MANILA -- This weekend, another pop-up event featuring entrepreneurs from Boracay will be held, this time at Makati’s hip Poblacion district.
Dubbed “Boracay Art + Food,” the three-day event, which runs from August 10-12, brings together Nonie’s, a restaurant at Hue Hotel Boracay known for its Filipino-inspired healthy food; German-Filipino siblings Melanie and Andrew Gritzka del Villar who create unique upcycled mixed-media art pieces; and Pinay Boracay, which makes “Gwapamela” shampoo bars made by the Boracay Women Producers Cooperative from the gumamela flower.
Nonie’s recently gave select writers a preview of what to expect at this weekend’s pop-up event, including a refreshingly balanced ceviche using the catch of the day.
The event will be held at the fairly new U Hotel, which opened just last April and bills itself as an "art hotel." With its mix of food and art, the three-day pop-up is just the kind of event that U Hotel wants to be known for.
Carter Yu, who owns U Hotel with his brother Alex, said they want to bring the vibe of Poblacion into the hotel. Since the area is known for its quaint restaurants and bars, hip galleries and cultural events, U Hotel hopes to develop a reputation for food and art, as well.
“We want to be a place to inspire people,” Yu told ABS-CBN News.
The hotel has already hosted a fund-raising exhibit, which ran for three weeks. “It was for a cause and we let them display at the lobby,” Yu said, adding that some of the hotel guests even bought artworks.
As for food, Yu noted that Poblacion already has many restaurants. And while U Hotel has received positive reviews for its menu that features Chinese-Filipino home cooking, it isn’t too keen on competing with the neighboring eateries.
Instead, it wants to hold special events like a recent one-off dinner held at the hotel’s Lobby Lounge that was conceptualized as a culinary tribute to Anthony Bourdain featuring dishes by chef consultant Decker Gokioco.
“My inspiration for the menu is food that I want to feed Anthony Bourdain,” Gokioco told ABS-CBN News. “I feel that we crave the same sinful food. I also included kulma, the closest to my heart, because he didn’t get the chance to visit Mindanao.”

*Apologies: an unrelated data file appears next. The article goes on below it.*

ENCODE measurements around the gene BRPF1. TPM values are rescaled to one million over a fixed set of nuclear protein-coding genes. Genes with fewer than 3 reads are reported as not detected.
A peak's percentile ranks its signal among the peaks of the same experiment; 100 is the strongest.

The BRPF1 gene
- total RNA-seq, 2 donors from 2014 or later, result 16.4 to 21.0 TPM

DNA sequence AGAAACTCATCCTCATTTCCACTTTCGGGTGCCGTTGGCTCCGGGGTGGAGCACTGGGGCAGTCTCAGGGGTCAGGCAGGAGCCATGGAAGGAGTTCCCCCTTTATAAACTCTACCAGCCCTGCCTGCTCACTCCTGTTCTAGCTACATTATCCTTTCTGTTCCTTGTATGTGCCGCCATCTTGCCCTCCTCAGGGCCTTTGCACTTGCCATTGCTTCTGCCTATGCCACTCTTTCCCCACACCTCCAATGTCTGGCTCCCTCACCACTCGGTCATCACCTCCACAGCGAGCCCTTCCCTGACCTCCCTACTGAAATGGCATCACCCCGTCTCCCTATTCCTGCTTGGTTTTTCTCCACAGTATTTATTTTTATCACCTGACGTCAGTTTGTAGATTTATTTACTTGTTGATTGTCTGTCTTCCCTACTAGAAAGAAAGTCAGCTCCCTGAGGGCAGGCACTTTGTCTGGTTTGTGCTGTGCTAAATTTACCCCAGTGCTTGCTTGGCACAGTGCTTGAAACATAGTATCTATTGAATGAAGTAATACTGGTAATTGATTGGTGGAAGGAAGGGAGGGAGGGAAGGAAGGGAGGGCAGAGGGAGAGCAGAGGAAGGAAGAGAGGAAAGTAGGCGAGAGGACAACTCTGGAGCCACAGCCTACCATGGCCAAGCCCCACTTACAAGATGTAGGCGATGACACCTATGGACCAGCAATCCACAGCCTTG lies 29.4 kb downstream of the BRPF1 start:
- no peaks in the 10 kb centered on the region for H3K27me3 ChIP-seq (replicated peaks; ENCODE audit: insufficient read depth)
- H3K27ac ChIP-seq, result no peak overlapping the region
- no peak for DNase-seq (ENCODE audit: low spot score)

Here are some of the dishes Gokioco served at the dinner:
Laing sa Chicharon is a perfect Pinoy 'small bite' again with the nice play on textures and the laing deliberately not too spicy. Vladimir Bunoan, ABS-CBN News
The Mussel Croquettes displayed great textural contrast with the crunchy coat and the creamy mussel meat to perk up the taste buds for the other dishes to come. Vladimir Bunoan, ABS-CBN News
Fernando's Charsiu Sando is Gokioco's tribute to his father, who made the recipe for this Japanese barbecue. For the dinner, he served the charsiu in a cocktail sandwich. Vladimir Bunoan, ABS-CBN News
The Pork Ear Salad has thinly sliced pork ears, which were simmered for four hours and infused with black vinegar and garnished with thinly sliced cucumber. But it's Gokioco's bottled Amah's Chili Sauce that had guests raving. Vladimir Bunoan, ABS-CBN News
This Soft-Shell Crab Benedict with Crabfat Hollandaise should be perfect for breakfast. Vladimir Bunoan, ABS-CBN News
Gokioco's version of sisig, which he dubbed Bypass Sisig, uses chicharon bulaklak and chicken skin. Vladimir Bunoan, ABS-CBN News